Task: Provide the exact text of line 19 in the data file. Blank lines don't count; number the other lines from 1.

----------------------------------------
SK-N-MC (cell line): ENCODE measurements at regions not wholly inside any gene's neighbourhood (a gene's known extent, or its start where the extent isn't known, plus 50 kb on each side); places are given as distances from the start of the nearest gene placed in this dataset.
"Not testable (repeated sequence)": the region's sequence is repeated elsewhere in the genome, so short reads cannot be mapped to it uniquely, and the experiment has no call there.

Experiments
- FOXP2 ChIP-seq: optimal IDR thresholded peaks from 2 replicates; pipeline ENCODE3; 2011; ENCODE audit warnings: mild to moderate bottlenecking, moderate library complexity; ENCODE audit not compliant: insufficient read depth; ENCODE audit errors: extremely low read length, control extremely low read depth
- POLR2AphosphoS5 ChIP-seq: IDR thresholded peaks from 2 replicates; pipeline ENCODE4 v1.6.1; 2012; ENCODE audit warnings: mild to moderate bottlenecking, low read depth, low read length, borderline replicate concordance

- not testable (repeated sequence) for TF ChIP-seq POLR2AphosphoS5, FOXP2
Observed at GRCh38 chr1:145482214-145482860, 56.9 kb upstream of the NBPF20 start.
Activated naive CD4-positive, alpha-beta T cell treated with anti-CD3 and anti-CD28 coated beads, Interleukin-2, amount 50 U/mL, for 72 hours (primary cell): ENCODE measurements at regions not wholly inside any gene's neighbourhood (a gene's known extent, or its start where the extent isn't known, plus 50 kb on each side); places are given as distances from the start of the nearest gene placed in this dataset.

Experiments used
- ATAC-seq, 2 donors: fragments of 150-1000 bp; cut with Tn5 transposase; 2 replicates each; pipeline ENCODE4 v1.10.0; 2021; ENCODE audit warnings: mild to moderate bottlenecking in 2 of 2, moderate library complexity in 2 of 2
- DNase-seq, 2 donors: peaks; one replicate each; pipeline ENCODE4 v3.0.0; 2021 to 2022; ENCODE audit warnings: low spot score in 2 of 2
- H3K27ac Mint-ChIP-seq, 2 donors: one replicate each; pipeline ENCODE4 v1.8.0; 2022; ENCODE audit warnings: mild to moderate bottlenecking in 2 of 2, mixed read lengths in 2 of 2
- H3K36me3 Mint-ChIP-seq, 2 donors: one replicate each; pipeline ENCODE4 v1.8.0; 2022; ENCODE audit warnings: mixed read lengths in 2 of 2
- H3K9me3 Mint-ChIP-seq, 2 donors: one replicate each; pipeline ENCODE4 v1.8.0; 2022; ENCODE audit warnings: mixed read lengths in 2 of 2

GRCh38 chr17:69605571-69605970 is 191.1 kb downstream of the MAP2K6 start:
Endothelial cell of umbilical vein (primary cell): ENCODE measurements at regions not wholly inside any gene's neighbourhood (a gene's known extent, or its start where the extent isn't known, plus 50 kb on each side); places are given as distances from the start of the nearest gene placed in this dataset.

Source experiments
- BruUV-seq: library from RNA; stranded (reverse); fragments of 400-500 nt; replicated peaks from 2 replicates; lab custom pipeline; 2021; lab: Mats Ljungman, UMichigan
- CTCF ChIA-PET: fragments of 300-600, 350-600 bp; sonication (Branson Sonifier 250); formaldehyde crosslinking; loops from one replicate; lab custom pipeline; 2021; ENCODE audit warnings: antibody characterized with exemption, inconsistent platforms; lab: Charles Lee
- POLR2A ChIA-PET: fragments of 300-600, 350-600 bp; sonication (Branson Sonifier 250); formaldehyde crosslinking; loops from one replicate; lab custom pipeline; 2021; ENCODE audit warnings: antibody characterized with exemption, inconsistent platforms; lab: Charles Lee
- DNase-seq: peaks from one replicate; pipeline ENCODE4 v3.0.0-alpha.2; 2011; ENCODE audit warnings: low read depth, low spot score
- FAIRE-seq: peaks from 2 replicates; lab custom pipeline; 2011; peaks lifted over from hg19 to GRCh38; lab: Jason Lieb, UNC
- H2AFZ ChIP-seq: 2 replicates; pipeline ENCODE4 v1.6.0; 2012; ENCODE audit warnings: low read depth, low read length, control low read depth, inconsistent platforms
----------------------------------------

- CTCF ChIA-PET: fragments of 300-600, 350-600 bp; sonication (Branson Sonifier 250); formaldehyde crosslinking; loops from one replicate; lab custom pipeline; 2021; ENCODE audit warnings: antibody characterized with exemption, inconsistent platforms; lab: Charles Lee